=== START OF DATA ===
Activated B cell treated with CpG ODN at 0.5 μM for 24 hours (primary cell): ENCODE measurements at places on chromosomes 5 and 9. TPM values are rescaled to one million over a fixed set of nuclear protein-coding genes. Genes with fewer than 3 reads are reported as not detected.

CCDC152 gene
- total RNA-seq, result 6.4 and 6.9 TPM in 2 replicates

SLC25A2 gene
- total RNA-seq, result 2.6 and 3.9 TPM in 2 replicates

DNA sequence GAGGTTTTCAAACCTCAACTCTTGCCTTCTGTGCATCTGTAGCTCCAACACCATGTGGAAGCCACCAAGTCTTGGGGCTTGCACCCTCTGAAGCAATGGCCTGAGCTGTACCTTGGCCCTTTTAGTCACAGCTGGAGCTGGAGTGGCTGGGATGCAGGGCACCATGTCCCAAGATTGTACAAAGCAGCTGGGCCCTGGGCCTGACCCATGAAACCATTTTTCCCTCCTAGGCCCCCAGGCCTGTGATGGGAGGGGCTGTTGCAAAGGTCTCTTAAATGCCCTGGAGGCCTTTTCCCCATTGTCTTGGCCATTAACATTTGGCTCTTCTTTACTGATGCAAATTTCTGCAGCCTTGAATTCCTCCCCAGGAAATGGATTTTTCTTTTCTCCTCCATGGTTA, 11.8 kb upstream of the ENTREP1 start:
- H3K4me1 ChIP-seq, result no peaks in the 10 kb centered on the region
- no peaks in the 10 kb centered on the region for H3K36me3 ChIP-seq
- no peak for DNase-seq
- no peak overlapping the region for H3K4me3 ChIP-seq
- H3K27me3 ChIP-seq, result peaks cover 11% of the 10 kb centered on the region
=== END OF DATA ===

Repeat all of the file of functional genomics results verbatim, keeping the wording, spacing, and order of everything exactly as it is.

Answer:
Activated B cell treated with CpG ODN at 0.5 μM for 24 hours (primary cell): ENCODE measurements at places on chromosomes 5 and 9. TPM values are rescaled to one million over a fixed set of nuclear protein-coding genes. Genes with fewer than 3 reads are reported as not detected.

CCDC152 gene
- total RNA-seq, result 6.4 and 6.9 TPM in 2 replicates

SLC25A2 gene
- total RNA-seq, result 2.6 and 3.9 TPM in 2 replicates

DNA sequence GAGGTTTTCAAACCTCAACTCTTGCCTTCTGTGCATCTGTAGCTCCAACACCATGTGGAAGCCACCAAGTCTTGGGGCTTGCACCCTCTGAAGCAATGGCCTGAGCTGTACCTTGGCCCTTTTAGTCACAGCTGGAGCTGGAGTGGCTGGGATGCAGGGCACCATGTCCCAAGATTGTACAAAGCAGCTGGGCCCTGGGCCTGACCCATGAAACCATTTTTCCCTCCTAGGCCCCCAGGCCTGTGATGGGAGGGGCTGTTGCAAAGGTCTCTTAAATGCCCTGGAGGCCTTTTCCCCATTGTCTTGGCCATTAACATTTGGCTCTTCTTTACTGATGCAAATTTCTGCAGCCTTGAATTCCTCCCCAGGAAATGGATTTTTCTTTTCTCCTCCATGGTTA, 11.8 kb upstream of the ENTREP1 start:
- H3K4me1 ChIP-seq, result no peaks in the 10 kb centered on the region
- no peaks in the 10 kb centered on the region for H3K36me3 ChIP-seq
- no peak for DNase-seq
- no peak overlapping the region for H3K4me3 ChIP-seq
- H3K27me3 ChIP-seq, result peaks cover 11% of the 10 kb centered on the region